However yes any good blocks will eventually be overwritten because the longest chain always wins.  So while in the first block the defenders (if they have 49% of hashing power) will have a 49% chance of being ahead the attacker will make the alternate chain in private.  If the defenders get lucky and get 2 or 3 blocks ahead he can simply restart at the current block attempting to win the next race.  Eventually the defenders luck will break and their chain will fall behind.  Once the attacker has a longer chain (with a solid lead that is improbable to overcome) and enough transactions ready to double spend he can broadcast the alternate chain, clients will replace the good blocks with bad and in doing so reverse all those transactions and render all other transactions unconfirmed.

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November 23, 2011, 03:42:11 AM
 #33

Ask altcoin attackers.

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November 24, 2011, 09:29:45 PM
 #34

Ask altcoin attackers.

I think we ought to ask BCX as he has threatened and actually done many a 51% attacks :

-NMC threatened and got 30 000 NMC ransom
-FBX killed off by him
-SLC threatened but failed

I think I am missing another one here too.
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August 21, 2012, 09:41:43 AM
 #35

Please correct me if I'm wrong,

Currently the network hashrate is 17.35. Amazon EC2 has a product that have 2 x NVIDIA Tesla M2050 GPUs. This have a combined power of 160Mhash/s. 17,350,000 / 160 = 108,000 instances to achieve 51% attack.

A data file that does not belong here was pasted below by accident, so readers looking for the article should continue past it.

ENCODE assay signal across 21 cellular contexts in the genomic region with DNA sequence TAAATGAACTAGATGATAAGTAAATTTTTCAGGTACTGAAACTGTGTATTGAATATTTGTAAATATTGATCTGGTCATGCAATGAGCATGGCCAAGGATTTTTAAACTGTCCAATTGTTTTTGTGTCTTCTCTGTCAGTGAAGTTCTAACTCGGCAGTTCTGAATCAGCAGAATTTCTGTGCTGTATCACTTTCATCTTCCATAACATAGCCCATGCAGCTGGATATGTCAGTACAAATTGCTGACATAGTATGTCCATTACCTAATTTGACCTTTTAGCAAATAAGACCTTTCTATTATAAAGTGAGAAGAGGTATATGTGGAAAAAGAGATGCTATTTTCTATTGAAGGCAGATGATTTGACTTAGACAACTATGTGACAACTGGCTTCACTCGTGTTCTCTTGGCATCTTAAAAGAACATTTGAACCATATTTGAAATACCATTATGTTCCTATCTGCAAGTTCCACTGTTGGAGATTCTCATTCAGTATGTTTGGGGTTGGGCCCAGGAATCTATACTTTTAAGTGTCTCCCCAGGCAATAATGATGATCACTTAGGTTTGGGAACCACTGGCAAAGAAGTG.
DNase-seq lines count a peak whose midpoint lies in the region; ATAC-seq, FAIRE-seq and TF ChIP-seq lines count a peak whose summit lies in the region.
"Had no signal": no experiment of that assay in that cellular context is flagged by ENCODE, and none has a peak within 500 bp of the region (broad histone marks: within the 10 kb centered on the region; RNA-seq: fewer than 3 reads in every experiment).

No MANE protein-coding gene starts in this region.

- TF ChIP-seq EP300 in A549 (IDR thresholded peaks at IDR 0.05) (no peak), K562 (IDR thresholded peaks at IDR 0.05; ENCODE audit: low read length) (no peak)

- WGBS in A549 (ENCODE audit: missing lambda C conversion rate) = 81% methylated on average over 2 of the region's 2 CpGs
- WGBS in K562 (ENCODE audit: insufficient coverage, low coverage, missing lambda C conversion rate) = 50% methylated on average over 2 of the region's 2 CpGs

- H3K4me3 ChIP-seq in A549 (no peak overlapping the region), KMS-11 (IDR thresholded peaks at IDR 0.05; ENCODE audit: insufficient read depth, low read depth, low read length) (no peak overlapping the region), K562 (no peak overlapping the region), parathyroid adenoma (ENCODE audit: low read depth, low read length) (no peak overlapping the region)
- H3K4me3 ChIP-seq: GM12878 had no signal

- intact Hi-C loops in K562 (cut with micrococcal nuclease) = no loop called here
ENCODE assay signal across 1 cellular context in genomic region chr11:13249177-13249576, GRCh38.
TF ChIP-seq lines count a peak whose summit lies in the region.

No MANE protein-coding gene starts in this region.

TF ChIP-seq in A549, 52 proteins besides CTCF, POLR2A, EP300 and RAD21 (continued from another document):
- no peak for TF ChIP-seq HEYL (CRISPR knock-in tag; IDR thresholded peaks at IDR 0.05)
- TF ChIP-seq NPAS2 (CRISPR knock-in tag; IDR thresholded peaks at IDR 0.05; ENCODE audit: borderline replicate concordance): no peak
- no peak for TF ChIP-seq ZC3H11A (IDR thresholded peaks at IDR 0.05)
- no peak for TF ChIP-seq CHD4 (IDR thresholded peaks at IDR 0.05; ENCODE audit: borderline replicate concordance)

So 108,000 * 2.10 = $226,800 / hour to achieve 51% attack. Is my calculations correct?
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August 21, 2012, 10:29:00 AM
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Yes, but using Nvidia cards for that is retarded. ATI is much much much better. But well, if you want to use something simple like Amazon EC2 instead of setting up hundreds of rigs with ATI cards maybe it's fine.
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August 21, 2012, 11:19:52 AM
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Subsidy or not the cost is real.  At this point there is no economic demand for an 8TH network.  Maybe not even enough for a 1 TH network.  The current network (at a guesstimate of 2MH/W, $0.10 per kWh and $1 per MH capital cost) consumes nearly $10,000 daily in electrical power and burns through another $1000 in depreciating hardware).  That simply isn't sustainable given the tiny amount of economic activity actually occurring.  

Since we're bringing things back from the dead: